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Expectation Formation in Step-Level Public Good Games

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  • Offerman, Theo
  • Sonnemans, Joep
  • Schram, Arthur

Abstract

This article focuses on the process of expectation formation. Specifically, the question is addressed whether individuals think strategically when they form beliefs about other players' behavior. Most belief learning models assume that people abstract from strategic considerations. Using an incentive-compatible mechanism, experimental data are obtained on subjects' expectations in a step-level public good game and in a game against nature. Beliefs in the interactive games develop in the same way as in the game against nature, providing evidence that strategic considerations do not play a role. The evidence is consistent with predictions derived from the naive Bayesian model. Copyright 2001 by Oxford University Press.

Suggested Citation

  • Offerman, Theo & Sonnemans, Joep & Schram, Arthur, 2001. "Expectation Formation in Step-Level Public Good Games," Economic Inquiry, Western Economic Association International, vol. 39(2), pages 250-269, April.
  • Handle: RePEc:oup:ecinqu:v:39:y:2001:i:2:p:250-69
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    Cited by:

    1. Terracol, Antoine & Vaksmann, Jonathan, 2009. "Dumbing down rational players: Learning and teaching in an experimental game," Journal of Economic Behavior & Organization, Elsevier, vol. 70(1-2), pages 54-71, May.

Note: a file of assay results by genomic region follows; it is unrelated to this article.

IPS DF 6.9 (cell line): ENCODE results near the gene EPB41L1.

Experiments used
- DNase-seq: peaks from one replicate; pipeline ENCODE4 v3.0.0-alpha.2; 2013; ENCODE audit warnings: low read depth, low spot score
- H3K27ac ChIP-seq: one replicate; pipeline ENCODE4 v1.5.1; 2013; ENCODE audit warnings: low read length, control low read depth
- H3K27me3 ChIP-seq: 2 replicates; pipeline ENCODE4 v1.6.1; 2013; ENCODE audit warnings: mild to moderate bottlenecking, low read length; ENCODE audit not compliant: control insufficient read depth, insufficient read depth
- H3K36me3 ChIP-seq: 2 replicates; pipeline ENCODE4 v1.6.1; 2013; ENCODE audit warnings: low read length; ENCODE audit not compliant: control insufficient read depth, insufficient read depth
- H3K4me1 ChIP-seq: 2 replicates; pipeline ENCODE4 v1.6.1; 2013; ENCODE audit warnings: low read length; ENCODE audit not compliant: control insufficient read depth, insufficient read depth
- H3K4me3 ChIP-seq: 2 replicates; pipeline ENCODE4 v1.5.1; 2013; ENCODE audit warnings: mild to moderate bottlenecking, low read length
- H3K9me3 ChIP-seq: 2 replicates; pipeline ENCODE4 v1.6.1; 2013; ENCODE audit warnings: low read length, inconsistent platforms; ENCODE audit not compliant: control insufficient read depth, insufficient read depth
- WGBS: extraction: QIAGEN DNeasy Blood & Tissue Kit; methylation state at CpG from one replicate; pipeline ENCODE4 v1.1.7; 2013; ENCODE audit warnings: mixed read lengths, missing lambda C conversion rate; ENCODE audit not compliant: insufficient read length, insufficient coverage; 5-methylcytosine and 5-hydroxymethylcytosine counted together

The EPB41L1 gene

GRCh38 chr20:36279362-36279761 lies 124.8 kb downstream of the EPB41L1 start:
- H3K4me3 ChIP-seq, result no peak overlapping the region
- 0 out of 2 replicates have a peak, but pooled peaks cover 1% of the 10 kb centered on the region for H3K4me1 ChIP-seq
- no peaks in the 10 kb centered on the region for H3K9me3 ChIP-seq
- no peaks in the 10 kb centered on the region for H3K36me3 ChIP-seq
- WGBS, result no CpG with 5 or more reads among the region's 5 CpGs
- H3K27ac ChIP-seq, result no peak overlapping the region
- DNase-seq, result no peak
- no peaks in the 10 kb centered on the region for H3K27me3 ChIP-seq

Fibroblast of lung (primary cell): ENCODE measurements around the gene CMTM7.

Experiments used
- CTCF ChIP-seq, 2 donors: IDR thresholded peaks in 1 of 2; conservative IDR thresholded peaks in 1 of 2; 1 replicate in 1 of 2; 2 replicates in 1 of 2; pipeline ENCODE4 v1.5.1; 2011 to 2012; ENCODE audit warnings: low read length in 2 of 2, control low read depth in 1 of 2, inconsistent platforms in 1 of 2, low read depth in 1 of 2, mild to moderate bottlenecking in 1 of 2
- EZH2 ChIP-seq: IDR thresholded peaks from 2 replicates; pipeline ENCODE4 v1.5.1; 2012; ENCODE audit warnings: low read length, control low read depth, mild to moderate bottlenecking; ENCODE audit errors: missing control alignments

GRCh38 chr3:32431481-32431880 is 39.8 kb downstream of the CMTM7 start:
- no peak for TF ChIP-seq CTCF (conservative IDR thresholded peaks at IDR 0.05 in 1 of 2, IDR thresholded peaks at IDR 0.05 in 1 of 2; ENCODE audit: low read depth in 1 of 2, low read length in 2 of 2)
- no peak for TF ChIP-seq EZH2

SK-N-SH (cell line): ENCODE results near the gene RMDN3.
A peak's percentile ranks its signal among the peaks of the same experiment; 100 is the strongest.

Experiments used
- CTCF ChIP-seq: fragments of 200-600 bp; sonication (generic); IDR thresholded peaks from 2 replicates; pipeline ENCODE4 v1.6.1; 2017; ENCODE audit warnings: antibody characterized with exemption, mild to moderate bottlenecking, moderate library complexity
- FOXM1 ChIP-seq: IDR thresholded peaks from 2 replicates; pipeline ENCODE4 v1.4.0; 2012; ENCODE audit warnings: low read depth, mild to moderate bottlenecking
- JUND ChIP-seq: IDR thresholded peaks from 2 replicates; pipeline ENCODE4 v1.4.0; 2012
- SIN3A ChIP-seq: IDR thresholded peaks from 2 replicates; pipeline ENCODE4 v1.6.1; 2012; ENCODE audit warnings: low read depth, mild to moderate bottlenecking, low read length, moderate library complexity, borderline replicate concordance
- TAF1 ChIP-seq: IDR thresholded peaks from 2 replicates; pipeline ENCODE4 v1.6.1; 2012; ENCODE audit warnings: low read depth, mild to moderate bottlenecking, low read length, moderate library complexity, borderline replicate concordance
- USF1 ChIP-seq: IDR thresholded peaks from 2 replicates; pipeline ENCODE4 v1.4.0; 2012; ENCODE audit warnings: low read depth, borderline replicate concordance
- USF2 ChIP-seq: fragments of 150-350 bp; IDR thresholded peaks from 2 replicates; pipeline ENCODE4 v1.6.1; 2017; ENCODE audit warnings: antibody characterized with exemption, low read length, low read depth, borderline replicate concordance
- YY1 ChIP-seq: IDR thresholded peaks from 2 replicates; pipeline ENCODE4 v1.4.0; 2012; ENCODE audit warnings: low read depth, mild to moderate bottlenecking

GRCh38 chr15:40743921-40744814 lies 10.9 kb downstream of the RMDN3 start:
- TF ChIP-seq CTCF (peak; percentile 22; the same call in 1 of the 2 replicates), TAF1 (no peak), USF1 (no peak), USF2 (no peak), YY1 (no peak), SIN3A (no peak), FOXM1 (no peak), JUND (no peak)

2. Anauati, María Victoria & Feld, Brian & Galiani, Sebastian & Torrens, Gustavo, 2016. "Collective action: Experimental evidence," Games and Economic Behavior, Elsevier, vol. 99(C), pages 36-55.
    3. Sam Asher & Lorenzo Casaburi & Plamen Nikolov & Maoliang Ye, 2010. "One step at a time: Does gradualism build coordination?," Framed Field Experiments 00188, The Field Experiments Website.
    4. Sabrina Teyssier, 2012. "Inequity and risk aversion in sequential public good games," Public Choice, Springer, vol. 151(1), pages 91-119, April.
    5. Michael McBride, 2010. "Threshold uncertainty in discrete public good games: an experimental study," Economics of Governance, Springer, vol. 11(1), pages 77-99, February.
    6. Dhaene, Geert & Bouckaert, Jan, 2010. "Sequential reciprocity in two-player, two-stage games: An experimental analysis," Games and Economic Behavior, Elsevier, vol. 70(2), pages 289-303, November.
    7. Kyle Hyndman & Antoine Terracol & Jonathan Vaksmann, 2009. "Learning and sophistication in coordination games," Experimental Economics, Springer;Economic Science Association, vol. 12(4), pages 450-472, December.
    8. Lopera Baena, Maria Adelaida, 2016. "Evidence of Conditional and Unconditional Cooperation in a Public Goods Game: Experimental Evidence from Mali," Annual Conference 2016 (Augsburg): Demographic Change 145797, Verein für Socialpolitik / German Economic Association.
    9. Feige, Christian, 2015. "Success rates in simplified threshold public goods games: A theoretical model," Working Paper Series in Economics 70, Karlsruhe Institute of Technology (KIT), Department of Economics and Business Engineering.
    10. Edward Cartwright & Anna Stepanova, 2017. "Efficiency in a forced contribution threshold public good game," International Journal of Game Theory, Springer;Game Theory Society, vol. 46(4), pages 1163-1191, November.

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